Substance Use Disorder Prevention that Promotes Opioid Recovery and Treatment for Patients and Communities (SUPPORT) Act: Section 1003
Demonstration Project to Increase Substance Use Provider Capacity
On October 24, 2018, the Substance Use Disorder Prevention that Promotes Opioid Recovery and Treatment for Patients and Communities (SUPPORT) Act became law. Under section 1003 of the SUPPORT Act, the Centers for Medicare & Medicaid Services (CMS), in consultation with the Substance Abuse and Mental Health Services Administration and the Agency for Healthcare Research and Quality, is conducting a 54-month demonstration project to increase the treatment capacity of Medicaid providers to deliver substance use disorder treatment and recovery services. The demonstration project includes:
- Planning grants awarded to 15 states ($50 million aggregate) for 18 months; and
- 36-month demonstrations with up to 5 states that received planning grants.
States participating in the 36-month demonstration will receive enhanced federal reimbursement for increases in Medicaid expenditures for substance use disorder treatment and recovery services.
The purpose of planning grants is to increase the capacity of Medicaid providers to deliver substance use disorder treatment or recovery services through:
- An ongoing assessment of the substance use disorder treatment needs of the state;
- Recruitment, training, and technical assistance for Medicaid providers that offer substance use disorder treatment or recovery services; and
- Improved reimbursement for and expansion of the number or treatment capacity of Medicaid providers.
The following State Medicaid Agencies were awarded 18-month planning grants in September 2019: Alabama, Connecticut, Delaware, District of Columbia, Illinois, Indiana, Kentucky, Maine, Michigan, Nevada, New Mexico, Rhode Island, Washington, Virginia, and West Virginia.
State Medicaid Agency Recipients
Image: SUPPORT Act Section 1003: Planning Grants for the Demonstration Project to Increase Substance Use Provider Capacity. The 15 State Medicaid Agency Recipients are Alabama, Connecticut, District of Columbia, Delaware, Illinois, Indiana, Kentucky, Maine, Michigan, New Mexico, Nevada, Rhode Island, Virginia, Washington, and West Virginia.
Substance Abuse and Mental Health Services Administration (SAMHSA) Resources
- Technology Transfer Centers (TTC) Program: The purpose of the Technology Transfer Centers (TTC) is to develop and strengthen the specialized behavioral healthcare and primary healthcare workforce that provides prevention, treatment and recovery support services for substance use disorder (SUD) and mental illness.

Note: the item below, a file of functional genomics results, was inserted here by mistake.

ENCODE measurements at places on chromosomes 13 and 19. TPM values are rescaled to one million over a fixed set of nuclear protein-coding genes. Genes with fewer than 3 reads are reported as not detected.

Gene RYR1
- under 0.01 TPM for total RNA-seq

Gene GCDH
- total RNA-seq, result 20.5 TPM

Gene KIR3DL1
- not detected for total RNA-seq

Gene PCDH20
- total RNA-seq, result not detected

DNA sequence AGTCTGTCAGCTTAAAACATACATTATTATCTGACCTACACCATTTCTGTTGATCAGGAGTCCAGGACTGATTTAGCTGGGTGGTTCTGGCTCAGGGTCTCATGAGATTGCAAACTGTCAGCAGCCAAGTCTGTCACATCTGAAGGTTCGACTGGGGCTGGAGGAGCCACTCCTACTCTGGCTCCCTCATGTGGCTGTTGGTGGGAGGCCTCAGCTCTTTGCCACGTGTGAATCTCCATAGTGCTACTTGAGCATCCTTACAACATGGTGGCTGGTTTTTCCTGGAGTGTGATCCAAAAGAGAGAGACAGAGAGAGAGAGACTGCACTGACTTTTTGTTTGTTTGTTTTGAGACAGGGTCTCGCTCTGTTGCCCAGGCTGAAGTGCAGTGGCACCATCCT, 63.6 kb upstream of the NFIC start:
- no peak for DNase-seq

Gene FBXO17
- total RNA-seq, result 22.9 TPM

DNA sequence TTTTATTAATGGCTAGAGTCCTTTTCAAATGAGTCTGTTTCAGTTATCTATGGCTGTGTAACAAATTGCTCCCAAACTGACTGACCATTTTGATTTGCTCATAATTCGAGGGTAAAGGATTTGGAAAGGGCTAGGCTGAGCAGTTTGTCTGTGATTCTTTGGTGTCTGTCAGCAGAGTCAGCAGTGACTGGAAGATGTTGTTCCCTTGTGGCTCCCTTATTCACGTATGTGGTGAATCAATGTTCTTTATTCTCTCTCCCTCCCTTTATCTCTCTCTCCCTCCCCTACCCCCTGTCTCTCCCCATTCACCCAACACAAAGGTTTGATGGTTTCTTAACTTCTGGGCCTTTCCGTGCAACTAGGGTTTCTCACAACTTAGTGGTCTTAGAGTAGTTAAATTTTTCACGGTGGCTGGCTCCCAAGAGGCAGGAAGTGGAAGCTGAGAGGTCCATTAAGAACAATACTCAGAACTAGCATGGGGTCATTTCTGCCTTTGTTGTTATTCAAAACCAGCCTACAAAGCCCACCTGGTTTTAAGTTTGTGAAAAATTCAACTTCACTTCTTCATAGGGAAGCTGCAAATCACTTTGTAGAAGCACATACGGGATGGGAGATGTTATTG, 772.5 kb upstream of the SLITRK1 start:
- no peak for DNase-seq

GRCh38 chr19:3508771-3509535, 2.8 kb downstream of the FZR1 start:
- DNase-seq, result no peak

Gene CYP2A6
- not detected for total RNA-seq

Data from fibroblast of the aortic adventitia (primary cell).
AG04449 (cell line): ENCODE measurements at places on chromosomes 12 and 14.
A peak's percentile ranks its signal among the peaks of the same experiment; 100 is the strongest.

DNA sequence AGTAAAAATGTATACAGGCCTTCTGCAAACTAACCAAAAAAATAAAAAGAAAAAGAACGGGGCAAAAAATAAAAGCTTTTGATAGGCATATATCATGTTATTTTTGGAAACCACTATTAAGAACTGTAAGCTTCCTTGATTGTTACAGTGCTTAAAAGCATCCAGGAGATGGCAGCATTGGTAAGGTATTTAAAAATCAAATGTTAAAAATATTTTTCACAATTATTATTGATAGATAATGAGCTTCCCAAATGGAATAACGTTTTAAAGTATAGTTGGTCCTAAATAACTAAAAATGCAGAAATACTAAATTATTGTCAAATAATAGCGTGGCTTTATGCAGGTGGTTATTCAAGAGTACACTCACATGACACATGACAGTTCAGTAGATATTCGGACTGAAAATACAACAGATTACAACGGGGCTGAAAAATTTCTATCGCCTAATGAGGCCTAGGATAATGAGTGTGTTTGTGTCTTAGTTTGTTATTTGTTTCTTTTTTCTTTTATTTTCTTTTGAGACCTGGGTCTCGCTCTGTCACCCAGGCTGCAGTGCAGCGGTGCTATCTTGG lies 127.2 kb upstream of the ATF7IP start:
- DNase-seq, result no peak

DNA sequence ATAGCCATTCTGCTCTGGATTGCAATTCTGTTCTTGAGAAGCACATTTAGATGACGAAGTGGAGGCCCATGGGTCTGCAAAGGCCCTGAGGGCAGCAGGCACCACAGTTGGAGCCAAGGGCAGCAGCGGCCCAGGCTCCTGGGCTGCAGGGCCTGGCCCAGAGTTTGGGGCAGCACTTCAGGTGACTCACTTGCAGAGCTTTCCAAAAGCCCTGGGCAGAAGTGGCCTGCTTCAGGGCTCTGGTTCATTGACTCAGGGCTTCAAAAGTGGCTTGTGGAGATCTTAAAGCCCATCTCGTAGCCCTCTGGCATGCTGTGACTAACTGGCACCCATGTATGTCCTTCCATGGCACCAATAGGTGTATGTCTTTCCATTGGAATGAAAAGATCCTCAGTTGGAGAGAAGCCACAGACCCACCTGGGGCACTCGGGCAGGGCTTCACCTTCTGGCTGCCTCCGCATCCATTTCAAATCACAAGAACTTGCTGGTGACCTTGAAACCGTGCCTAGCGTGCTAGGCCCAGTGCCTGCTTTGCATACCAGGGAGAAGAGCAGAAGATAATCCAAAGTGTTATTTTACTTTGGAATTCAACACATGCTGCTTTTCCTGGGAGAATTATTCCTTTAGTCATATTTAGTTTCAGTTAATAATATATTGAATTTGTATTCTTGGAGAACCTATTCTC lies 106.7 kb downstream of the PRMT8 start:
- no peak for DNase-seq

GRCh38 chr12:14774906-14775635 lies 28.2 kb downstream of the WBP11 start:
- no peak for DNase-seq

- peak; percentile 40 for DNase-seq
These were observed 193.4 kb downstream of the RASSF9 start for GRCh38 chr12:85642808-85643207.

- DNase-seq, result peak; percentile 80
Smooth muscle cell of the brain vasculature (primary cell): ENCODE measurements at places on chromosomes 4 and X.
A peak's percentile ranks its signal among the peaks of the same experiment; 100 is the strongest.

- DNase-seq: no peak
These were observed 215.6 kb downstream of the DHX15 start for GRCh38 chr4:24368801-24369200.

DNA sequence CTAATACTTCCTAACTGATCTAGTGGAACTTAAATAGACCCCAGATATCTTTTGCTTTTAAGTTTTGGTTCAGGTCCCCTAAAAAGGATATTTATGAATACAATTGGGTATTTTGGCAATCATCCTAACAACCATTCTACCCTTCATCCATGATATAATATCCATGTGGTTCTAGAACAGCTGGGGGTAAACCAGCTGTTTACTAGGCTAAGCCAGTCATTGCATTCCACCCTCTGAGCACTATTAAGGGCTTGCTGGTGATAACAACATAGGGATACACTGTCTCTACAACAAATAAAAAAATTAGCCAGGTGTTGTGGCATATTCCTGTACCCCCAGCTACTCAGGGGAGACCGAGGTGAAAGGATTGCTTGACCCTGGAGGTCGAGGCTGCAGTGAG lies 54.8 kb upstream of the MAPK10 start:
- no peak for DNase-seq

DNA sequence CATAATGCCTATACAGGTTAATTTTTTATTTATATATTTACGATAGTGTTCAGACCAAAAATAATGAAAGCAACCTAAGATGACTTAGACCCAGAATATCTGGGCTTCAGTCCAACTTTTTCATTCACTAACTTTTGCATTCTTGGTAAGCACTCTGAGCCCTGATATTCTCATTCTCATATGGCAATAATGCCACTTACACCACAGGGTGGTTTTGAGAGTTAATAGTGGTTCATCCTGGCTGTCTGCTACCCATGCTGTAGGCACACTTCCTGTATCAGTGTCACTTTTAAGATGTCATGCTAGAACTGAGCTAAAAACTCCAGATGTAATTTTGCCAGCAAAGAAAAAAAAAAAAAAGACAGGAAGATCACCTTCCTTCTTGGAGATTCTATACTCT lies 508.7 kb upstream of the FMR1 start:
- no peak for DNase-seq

- Evidence-Based Practices Resource Center: This new Evidence-Based Practices Resource Center aims to provide communities, clinicians, policy-makers and others in the field with the information and tools they need to incorporate evidence-based practices into their communities or clinical settings. The Resource Center contains a collection of scientifically-based resources for a broad range of audiences, including Treatment Improvement Protocols, toolkits, resource guides, clinical practice guidelines, and other science-based resources.
- Behavioral Health Treatment Services Locator: The Behavioral Health Treatment Services Locator is a confidential and anonymous source of information for persons seeking treatment facilities in the United States or U.S. Territories for substance use/addiction and/or mental health problems.
Agency for Health Care Research and Quality (AHRQ) Resources
The AHRQ Academy for Integrating Behavioral Health and Primary Care has developed several resources for providers treating opioid use disorder in primary care practices, including
- Tools and Resources for Implementing Medication-Assisted Treatment for Opioid Use Disorder in Rural Primary Care, a compendium of over 350 tools and resources available to providers, patients, and communities to help implement MAT in rural primary care and other ambulatory care settings. These tools are categorized by topic and address the full spectrum of needs for patients with or at risk for OUD, including OUD awareness and education prevention, MAT training and education, MAT implementation, and overdose.
- Six Building Blocks is a structured systems-based approach for improving management of patients on chronic opioid therapy. The Six Building Blocks program provides an evidence-based quality improvement roadmap to help primary care teams implement effective, guideline-driven care for their chronic pain and long-term opioid therapy patients.
- AHRQ’s Medication-Assisted Treatment for Opioid Use Disorder (MAT for OUD) Playbook serves as a comprehensive guide for implementing MAT in primary care and other ambulatory care settings. The online, interactive playbook contains the latest guidance, tools and resources to address MAT implementation. Released with the playbook is AHRQ’s Medication-Assisted Treatment Tools and Resources Collection, a searchable resource organized by topic to address a broad spectrum of patient and community needs. Materials in the collection were identified through systematic searches of published and gray literature, as well as searches for specific tools to implement MAT.
For more information about this demonstration project, contact SubstanceUseProviderCapacity@cms.hhs.gov.